How History Has Favored The Economy Over Public Health
MARK BRODIE: Right now, as states begin to reopen, officials are weighing the good of the economy versus the good of public health. And, when you look at history, our next guest says the economy usually wins out over saving lives. Peter Mancall is a professor of humanities at the University of Southern California and the Harmsworth Professor of American History at Oxford this year. He wrote about this issue recently in the Conversation. Our co-host Lauren Gilger spoke with him more about the history behind this. And they began in the 17th century, in the tobacco growing regions of the Chesapeake.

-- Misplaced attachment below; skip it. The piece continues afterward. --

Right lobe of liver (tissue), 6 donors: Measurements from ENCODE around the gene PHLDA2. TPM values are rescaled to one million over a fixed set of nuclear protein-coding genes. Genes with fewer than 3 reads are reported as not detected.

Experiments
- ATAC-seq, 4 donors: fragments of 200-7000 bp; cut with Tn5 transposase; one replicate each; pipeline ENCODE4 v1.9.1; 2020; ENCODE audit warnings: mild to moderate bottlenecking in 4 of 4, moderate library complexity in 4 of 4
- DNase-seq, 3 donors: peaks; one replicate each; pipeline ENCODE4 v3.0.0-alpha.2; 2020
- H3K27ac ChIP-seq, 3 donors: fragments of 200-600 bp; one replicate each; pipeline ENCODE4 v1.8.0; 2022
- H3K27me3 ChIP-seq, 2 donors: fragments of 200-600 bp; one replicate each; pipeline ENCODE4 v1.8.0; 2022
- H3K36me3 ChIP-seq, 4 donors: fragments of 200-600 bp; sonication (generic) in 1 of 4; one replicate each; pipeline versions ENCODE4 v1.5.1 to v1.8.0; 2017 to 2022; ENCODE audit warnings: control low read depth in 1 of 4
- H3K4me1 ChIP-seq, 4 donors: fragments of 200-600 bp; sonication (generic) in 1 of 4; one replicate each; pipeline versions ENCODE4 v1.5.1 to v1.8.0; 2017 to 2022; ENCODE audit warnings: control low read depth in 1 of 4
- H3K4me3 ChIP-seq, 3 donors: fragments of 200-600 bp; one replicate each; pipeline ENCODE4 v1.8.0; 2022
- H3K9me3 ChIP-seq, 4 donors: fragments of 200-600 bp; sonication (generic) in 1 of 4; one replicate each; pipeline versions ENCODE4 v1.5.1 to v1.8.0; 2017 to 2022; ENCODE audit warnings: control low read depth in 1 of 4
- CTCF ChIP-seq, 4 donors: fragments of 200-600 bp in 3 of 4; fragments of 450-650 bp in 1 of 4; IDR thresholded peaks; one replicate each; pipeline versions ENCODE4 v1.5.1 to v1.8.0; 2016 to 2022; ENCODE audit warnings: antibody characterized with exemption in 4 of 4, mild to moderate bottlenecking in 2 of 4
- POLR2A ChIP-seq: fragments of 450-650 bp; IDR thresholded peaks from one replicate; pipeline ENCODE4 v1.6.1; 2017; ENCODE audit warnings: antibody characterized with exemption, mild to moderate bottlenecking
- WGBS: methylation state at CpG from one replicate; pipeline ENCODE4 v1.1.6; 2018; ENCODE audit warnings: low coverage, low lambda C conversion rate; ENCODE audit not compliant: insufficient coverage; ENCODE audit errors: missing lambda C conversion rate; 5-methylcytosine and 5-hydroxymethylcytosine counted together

PETER MANCALL: So the first case happens when the English colonized what we now think was Virginia. It started at Jamestown in 1607. The English arrived there. They're looking for a way to survive. A lot of people are dying very quickly. They begin to figure out why that is. And yet, they're still going there and going there, and they're looking for an economic rationale. And by the early 16-teens, they realized that tobacco was a perfect crop — that is, it's really why they demanded it. In Europe, it has all these alleged benefits and it has an insatiable market. And so all the English, who are the planters who were running this society, want is to find people to work the crop. And so they go to this mass army of unemployed and underemployed young people in England, most of them men, and they encourage them to go over across the ocean to sign away four to seven years of their life as what was called being an indentured servant where they would produce tobacco. The system kept feeding new people into the tobacco fields, even though living near the James and living near some of these other rivers was very dangerous. So they're quite aware of the high mortality. But the economic demand for tobacco, nonetheless, allows people to say, "well, you know, human health is essentially less important." I mean, they didn't debate it in our modern sense. They didn't think, "Are these essential workers?" But the overall effect is very similar. Economics drove it. Then a series of catastrophes happen in Britain itself. Plague strikes London, and it's followed very quickly by what's called the Great Fire. And so from 1665 to 1666, London loses perhaps about 20% of its population. So people who might otherwise have thought, "I'm going to go to North America because that's where the jobs are," instead stayed home. But on the American side of the equation, the planters still want tobacco to be produced, and they're still looking for laborers. And so they decide to sort of go all in or make much more serious investment in purchasing enslaved Africans.